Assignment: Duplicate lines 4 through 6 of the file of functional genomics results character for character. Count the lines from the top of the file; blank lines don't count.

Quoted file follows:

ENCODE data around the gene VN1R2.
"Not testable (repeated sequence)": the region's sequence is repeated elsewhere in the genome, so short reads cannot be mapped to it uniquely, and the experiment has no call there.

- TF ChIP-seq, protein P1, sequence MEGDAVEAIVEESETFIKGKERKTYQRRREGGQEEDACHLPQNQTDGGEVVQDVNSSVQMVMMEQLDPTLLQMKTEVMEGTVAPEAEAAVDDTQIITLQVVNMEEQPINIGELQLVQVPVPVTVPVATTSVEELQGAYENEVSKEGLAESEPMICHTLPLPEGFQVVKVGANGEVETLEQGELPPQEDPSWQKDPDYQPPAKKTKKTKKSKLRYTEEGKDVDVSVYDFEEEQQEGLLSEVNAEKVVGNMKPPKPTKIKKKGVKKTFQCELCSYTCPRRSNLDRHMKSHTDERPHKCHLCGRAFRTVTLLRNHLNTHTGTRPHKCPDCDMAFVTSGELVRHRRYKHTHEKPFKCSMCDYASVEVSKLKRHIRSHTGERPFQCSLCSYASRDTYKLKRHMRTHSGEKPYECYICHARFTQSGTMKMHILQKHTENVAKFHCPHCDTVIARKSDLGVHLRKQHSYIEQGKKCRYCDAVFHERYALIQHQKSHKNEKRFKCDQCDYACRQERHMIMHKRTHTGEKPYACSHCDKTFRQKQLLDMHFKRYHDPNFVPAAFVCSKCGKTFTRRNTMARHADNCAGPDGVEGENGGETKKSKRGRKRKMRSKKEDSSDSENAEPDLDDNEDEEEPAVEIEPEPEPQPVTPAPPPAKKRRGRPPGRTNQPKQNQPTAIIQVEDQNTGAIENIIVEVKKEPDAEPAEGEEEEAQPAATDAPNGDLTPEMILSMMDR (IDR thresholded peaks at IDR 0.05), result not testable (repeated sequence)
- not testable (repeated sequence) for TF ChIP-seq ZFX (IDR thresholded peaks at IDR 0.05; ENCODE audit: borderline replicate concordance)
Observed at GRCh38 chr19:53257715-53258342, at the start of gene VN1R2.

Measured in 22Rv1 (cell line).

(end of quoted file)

- not testable (repeated sequence) for TF ChIP-seq ZFX (IDR thresholded peaks at IDR 0.05; ENCODE audit: borderline replicate concordance)
Observed at GRCh38 chr19:53257715-53258342, at the start of gene VN1R2.

Measured in 22Rv1 (cell line).